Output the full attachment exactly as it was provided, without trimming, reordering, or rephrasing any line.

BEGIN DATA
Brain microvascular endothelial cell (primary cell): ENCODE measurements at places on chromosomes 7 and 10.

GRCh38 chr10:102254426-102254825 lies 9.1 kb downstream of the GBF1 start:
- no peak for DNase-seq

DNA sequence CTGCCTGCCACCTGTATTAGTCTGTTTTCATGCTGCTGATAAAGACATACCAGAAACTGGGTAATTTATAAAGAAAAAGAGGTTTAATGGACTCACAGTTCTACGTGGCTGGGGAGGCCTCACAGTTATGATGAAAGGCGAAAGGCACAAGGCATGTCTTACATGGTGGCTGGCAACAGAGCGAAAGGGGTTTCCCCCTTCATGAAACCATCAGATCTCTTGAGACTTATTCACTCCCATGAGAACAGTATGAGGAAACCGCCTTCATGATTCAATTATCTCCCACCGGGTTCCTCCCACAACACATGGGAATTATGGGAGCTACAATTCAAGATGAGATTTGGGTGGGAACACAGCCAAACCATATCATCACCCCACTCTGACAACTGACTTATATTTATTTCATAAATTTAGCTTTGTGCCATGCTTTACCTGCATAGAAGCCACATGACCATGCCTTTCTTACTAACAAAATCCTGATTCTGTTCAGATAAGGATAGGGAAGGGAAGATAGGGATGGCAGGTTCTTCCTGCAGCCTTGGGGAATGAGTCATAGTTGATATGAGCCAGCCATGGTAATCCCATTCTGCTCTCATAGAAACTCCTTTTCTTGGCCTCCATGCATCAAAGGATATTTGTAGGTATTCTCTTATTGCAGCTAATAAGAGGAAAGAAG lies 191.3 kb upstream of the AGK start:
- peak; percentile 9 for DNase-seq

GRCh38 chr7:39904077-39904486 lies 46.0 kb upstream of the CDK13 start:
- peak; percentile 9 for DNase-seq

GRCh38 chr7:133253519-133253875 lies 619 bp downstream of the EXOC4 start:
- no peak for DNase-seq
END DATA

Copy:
Brain microvascular endothelial cell (primary cell): ENCODE measurements at places on chromosomes 7 and 10.

GRCh38 chr10:102254426-102254825 lies 9.1 kb downstream of the GBF1 start:
- no peak for DNase-seq

DNA sequence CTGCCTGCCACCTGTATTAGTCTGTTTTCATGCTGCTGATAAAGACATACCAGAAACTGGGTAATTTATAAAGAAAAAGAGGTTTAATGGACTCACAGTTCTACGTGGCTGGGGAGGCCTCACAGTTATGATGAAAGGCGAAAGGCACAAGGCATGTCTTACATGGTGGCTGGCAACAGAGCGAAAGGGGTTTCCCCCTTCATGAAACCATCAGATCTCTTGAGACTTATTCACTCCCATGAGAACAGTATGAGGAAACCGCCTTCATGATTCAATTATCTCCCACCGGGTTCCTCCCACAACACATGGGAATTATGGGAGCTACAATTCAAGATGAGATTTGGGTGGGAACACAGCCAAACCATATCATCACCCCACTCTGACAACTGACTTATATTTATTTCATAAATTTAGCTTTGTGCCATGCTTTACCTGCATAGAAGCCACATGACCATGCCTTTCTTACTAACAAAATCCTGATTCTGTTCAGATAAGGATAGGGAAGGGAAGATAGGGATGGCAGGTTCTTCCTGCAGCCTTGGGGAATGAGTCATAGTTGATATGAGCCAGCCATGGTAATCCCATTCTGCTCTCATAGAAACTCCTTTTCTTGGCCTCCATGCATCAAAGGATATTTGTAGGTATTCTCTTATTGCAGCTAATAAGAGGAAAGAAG lies 191.3 kb upstream of the AGK start:
- peak; percentile 9 for DNase-seq

GRCh38 chr7:39904077-39904486 lies 46.0 kb upstream of the CDK13 start:
- peak; percentile 9 for DNase-seq

GRCh38 chr7:133253519-133253875 lies 619 bp downstream of the EXOC4 start:
- no peak for DNase-seq